(a) General Rule.≈Except as otherwise provided in this section, in the case of a taxpayer who is an individual * * * no deduction otherwise allowable under this chapter shall be allowed with respect to the use of a dwelling unit which is used by the taxpayer during the taxable year as a residence.

* * *

(c) Exceptions for Certain Business or Rental Use; Limitation on Deductions for Such Use.≈

(1) Certain business use.≈Subsection (a) shall not apply to any item to the extent such item is allocable to a portion of the dwelling unit which is exclusively used on a regular basis≈

(A) [as] the principal place of business for any trade or business of the taxpayer,

(B) as a place of business which is used by patients, clients, or customers in meeting or dealing with the taxpayer in the normal course of his trade or business * * *

* * *

(2) Certain storage use.≈Subsection (a) shall not apply to any item to the extent such item is allocable to space within the dwelling unit which is used on a regular basis as a storage unit for the inventory of the taxpayer held for use in the taxpayer's trade or business of selling products at retail or wholesale, but only if the dwelling unit is the sole fixed location of such trade or business.

Therefore, we must determine whether petitioners used each of these rooms "exclusively" and on a "regular basis" or whether any portion of a room was used for storage of business inventory. The legislative history underlying the 1976 enactment of section 280A contains the following commentary on the term "exclusive", S. Rept. 94-938, at 148, 1976-3 C.B. (Vol. 3) 49, 186:

Exclusive use of a portion of a taxpayer's dwelling unit means that the taxpayer must use a specific part of a dwelling unit solely for the purpose of carrying on his trade or business. The use of a portion of a dwelling unit for both personal purposes and for the carrying on of a trade or business does not meet the exclusive use test. Thus, for example, a taxpayer who uses a den in his dwelling unit to write legal briefs, prepare tax returns, or engage in similar activities as well for personal purposes, will be denied a deduction for the expenses paid or incurred in connection with the use of the residence which are allocable to these activities. * * *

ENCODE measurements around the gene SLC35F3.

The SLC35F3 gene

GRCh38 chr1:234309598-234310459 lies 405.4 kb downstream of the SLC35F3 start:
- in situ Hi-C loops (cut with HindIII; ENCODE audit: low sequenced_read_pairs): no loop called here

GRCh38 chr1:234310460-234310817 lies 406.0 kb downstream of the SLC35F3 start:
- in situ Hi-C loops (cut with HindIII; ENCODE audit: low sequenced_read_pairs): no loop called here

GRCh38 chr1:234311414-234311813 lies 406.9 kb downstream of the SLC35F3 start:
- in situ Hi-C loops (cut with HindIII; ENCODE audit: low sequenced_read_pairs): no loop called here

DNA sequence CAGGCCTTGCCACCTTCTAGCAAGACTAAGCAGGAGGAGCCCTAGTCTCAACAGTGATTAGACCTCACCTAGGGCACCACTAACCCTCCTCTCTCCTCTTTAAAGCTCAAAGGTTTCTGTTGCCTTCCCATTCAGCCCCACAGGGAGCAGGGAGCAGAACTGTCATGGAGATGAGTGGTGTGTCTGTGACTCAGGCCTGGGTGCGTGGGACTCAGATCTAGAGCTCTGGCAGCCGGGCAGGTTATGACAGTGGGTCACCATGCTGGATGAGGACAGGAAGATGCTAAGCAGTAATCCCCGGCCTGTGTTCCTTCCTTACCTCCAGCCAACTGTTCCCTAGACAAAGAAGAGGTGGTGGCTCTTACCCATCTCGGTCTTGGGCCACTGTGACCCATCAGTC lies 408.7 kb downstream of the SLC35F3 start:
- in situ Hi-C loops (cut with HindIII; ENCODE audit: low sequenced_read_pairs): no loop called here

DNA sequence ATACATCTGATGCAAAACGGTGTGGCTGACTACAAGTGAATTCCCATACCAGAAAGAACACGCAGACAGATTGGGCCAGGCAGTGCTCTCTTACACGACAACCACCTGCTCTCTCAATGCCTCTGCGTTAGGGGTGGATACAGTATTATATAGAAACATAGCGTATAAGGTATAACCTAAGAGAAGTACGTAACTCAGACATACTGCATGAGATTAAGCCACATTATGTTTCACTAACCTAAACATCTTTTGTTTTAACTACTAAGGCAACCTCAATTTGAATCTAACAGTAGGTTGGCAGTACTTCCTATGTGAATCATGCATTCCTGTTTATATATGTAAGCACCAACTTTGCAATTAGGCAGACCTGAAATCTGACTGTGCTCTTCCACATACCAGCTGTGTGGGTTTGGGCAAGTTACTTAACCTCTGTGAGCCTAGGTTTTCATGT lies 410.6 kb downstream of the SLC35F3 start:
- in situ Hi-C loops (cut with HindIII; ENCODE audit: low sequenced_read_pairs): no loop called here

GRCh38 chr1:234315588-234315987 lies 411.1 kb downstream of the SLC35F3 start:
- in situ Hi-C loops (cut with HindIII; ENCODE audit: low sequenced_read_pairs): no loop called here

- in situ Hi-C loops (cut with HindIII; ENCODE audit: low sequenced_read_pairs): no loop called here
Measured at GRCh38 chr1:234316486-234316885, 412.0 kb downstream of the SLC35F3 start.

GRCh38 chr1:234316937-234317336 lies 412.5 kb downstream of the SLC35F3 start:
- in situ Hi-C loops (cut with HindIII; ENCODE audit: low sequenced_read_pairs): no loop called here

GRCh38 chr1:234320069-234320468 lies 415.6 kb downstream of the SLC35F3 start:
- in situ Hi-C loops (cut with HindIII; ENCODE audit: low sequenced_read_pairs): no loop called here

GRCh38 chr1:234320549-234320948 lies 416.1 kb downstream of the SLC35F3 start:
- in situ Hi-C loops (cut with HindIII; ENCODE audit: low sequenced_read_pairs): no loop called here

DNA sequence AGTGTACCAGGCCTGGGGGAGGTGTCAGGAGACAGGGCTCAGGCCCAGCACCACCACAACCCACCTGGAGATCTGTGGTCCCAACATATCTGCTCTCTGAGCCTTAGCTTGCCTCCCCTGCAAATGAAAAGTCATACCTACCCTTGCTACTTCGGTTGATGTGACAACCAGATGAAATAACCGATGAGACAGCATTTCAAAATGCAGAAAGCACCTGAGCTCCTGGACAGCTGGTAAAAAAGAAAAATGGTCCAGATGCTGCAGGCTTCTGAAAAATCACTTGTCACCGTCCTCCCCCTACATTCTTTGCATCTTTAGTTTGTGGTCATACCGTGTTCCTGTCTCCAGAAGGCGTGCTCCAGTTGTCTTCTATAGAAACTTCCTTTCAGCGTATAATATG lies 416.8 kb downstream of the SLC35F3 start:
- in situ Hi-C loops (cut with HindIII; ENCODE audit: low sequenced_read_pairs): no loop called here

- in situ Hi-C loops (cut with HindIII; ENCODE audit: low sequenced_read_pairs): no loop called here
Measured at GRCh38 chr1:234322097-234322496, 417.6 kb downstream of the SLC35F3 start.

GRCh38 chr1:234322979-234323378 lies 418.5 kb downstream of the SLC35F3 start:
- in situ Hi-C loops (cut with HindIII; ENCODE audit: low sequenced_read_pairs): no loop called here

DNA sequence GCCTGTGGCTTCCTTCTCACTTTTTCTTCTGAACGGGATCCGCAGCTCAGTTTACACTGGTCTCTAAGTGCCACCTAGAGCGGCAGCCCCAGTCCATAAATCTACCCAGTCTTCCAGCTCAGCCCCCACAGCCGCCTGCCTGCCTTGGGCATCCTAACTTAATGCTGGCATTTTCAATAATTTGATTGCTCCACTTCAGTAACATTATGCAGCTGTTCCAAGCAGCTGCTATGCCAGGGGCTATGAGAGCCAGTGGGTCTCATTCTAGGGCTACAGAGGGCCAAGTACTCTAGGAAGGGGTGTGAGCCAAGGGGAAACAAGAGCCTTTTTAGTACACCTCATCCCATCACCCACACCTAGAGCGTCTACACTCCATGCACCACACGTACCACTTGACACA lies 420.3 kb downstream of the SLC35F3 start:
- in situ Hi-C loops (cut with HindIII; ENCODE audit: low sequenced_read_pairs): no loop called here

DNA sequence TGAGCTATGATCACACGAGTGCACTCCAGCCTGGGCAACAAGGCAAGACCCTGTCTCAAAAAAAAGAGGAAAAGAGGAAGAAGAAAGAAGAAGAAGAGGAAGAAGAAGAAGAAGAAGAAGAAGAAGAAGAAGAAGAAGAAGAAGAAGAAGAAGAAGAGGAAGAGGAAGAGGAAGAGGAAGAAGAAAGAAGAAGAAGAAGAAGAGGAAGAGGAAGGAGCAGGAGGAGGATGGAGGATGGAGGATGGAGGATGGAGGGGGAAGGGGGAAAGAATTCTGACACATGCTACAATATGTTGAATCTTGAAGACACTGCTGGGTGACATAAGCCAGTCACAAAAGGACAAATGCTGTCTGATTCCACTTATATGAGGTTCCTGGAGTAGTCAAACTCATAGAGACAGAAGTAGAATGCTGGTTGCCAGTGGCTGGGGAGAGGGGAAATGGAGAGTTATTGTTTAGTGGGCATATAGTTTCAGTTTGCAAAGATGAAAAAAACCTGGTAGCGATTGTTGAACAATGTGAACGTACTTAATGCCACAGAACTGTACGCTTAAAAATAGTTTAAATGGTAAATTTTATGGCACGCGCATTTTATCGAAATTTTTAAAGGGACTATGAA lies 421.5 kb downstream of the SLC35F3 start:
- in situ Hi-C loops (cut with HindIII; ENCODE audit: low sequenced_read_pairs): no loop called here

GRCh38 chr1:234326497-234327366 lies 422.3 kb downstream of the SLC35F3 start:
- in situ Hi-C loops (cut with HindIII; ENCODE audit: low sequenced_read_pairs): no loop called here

Respondent, during 1980 and 1983, issued section 1.280A-2(g)(1), Proposed Income Tax Regs., 45 Fed. Reg. 52404 (Aug. 7, 1980), which remains outstanding, defining the "exclusive use requirement" as follows:

(g) Exclusive use requirement ≈(1) In general. Paragraph (b), (c), or (d) of this section may apply to the use of a portion of a dwelling unit for a taxable year only if there is no use of that portion of the unit at any time during the taxable year other than for business purposes. For purposes of section 280A(c)(1) and this section, the phrase "a portion of the dwelling unit" refers to a room or other separately identifiable space; it is not necessary that the portion be marked off by a permanent partition. * * *

The Senate report underlying the 1976 enactment of section 280A also contains comments concerning the "regular basis" requirement in S. Rept. 94-938, at 148-149, 1976-3 C.B. (Vol. 3) at 186-187, as follows:

In addition to the exclusive use test, the committee's amendment requires that the portion of the residence used for trade or business purposes must be used by the taxpayer on a regular basis in order for the allocable portion of the expenses to be deductible. Expenses attributable to incidental or occasional trade or business use of an exclusive portion of a dwelling unit would not be deductible even if that portion of the dwelling unit is used for no other purpose.

In meeting the stringent conditions imposed by Congress on the use of a dwelling or residence for business purposes, petitioners have the burden of showing they meet the exclusive and regular use requirements of section 280A as explained in the legislative history. Any personal use of a room or segregated area will preclude its use in computing depreciation or other allocable expenditures, unless some or all of the use of the room was for the storage of inventory.

Petitioners were confronted with the same burden in a prior case 8 wherein they contended that 89 percent of their main residence and 100 percent of their addition was exclusively and regularly used for business purposes during the taxable years 1980, 1981, and 1982. As they have similarly done in this case, they went to great lengths to use nomenclature intended to convince us that a dining room is a "conference room" and a living room or den is "Room 102" or some type of music room because, in addition to other normal household furnishings, it contains a piano. After review of the transcript, documentary evidence, and the parties' briefs, we held in the prior case that 25 percent or less of the main portion of the residence met the requirements of section 280A.


8 Hefti v. Commissioner [Dec. 44,527(M)], T.C. Memo. 1988-22, affd. without published opinion 894 F.2d 1340 (8th Cir. 1989), cert. denied 495 U.S. 933 (1990).